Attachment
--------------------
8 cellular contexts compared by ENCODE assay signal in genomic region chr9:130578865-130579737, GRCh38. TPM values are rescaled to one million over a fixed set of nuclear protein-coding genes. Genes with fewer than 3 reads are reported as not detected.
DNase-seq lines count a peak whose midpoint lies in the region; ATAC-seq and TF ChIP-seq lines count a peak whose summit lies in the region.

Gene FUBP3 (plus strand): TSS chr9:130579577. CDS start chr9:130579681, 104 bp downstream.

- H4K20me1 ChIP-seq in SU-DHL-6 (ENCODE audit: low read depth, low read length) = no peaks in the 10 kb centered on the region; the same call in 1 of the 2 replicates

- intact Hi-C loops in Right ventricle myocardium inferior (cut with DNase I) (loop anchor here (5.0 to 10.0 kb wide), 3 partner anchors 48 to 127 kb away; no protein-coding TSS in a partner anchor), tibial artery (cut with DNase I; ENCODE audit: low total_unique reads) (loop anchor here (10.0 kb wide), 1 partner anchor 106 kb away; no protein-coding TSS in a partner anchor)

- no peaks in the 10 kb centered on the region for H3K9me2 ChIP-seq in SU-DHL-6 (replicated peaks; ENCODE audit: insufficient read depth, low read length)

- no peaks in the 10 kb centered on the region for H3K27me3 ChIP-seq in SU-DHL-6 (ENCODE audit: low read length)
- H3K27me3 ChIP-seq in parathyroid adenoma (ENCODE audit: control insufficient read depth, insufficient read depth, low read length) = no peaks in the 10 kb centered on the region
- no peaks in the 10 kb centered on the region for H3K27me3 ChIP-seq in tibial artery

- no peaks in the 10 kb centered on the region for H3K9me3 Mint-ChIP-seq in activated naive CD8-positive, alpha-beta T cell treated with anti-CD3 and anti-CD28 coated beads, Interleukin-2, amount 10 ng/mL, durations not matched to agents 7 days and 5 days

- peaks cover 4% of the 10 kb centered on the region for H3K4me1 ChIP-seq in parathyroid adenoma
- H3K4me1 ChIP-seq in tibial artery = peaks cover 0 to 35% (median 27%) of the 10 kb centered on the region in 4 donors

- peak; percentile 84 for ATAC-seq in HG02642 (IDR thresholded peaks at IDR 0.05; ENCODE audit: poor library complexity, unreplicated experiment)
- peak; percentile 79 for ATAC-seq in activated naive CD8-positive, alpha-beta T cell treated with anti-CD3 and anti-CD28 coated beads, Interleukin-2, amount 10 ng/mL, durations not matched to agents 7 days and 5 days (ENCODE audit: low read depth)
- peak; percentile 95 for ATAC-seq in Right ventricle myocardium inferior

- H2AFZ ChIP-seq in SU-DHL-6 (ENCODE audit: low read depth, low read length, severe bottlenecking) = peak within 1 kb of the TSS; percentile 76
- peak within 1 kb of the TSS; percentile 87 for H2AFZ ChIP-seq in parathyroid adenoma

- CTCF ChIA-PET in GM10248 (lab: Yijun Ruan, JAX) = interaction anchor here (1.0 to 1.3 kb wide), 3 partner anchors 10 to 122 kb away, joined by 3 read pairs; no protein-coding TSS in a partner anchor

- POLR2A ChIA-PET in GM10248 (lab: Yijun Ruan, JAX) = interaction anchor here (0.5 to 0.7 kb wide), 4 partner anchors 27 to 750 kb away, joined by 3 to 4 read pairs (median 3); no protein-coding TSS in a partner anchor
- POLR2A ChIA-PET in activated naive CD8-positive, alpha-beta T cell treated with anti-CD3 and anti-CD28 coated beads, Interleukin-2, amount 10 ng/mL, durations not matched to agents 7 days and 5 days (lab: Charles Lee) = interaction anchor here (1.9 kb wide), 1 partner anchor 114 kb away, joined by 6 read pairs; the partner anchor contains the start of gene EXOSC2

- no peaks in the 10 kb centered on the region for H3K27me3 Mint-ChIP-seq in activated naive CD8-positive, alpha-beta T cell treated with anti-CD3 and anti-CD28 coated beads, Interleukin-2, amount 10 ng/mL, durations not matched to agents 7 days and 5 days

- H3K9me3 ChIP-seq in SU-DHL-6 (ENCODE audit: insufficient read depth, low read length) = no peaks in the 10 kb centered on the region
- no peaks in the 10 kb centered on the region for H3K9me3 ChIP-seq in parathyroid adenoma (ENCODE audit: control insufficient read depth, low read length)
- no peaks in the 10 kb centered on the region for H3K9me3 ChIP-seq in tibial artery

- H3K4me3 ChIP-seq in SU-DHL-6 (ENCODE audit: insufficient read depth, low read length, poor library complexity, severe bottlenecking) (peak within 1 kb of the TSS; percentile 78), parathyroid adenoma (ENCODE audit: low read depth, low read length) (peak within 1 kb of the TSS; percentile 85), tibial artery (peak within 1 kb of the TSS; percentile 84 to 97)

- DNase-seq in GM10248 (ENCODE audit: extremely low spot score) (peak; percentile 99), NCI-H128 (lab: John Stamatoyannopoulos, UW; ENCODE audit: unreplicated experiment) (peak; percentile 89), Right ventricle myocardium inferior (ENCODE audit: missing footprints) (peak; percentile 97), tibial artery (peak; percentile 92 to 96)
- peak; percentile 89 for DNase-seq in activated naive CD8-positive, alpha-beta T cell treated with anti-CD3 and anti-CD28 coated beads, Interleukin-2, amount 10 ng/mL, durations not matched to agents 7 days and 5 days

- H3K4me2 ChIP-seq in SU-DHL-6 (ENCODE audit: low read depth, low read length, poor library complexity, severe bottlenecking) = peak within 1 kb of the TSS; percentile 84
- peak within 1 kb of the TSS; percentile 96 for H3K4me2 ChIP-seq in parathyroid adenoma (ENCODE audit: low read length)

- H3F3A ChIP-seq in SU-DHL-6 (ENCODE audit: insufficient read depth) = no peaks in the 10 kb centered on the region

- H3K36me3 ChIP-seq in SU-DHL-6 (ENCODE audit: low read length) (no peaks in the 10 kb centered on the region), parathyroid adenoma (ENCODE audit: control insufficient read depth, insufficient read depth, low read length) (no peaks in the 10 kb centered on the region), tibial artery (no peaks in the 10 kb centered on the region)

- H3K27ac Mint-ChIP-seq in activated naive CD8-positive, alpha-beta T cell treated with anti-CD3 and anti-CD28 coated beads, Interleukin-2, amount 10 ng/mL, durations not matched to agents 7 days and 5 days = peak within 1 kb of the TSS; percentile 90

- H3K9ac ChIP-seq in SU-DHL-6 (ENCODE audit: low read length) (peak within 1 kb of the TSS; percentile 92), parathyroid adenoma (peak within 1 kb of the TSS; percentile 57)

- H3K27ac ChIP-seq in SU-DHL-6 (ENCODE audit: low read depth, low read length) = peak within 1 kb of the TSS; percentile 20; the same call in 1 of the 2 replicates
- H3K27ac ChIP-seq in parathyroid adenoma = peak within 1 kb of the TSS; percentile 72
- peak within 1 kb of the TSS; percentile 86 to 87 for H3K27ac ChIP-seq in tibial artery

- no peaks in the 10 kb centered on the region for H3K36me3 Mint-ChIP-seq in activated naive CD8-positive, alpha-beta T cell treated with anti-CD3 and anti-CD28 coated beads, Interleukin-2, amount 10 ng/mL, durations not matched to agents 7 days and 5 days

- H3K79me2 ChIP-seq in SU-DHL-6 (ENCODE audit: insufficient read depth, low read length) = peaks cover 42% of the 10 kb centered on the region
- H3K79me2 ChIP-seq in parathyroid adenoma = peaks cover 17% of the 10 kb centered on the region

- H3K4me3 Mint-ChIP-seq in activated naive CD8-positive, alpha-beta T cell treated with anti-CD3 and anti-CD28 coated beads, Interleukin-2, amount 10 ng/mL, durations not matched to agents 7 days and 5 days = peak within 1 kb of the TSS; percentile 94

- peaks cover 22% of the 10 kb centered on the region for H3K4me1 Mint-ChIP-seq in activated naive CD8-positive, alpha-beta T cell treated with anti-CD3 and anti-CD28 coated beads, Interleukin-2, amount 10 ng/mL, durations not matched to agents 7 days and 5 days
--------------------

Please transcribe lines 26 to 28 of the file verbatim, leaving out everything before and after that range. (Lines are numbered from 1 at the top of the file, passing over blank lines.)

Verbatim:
- DNase-seq in GM10248 (ENCODE audit: extremely low spot score) (peak; percentile 99), NCI-H128 (lab: John Stamatoyannopoulos, UW; ENCODE audit: unreplicated experiment) (peak; percentile 89), Right ventricle myocardium inferior (ENCODE audit: missing footprints) (peak; percentile 97), tibial artery (peak; percentile 92 to 96)
- peak; percentile 89 for DNase-seq in activated naive CD8-positive, alpha-beta T cell treated with anti-CD3 and anti-CD28 coated beads, Interleukin-2, amount 10 ng/mL, durations not matched to agents 7 days and 5 days

- H3K4me2 ChIP-seq in SU-DHL-6 (ENCODE audit: low read depth, low read length, poor library complexity, severe bottlenecking) = peak within 1 kb of the TSS; percentile 84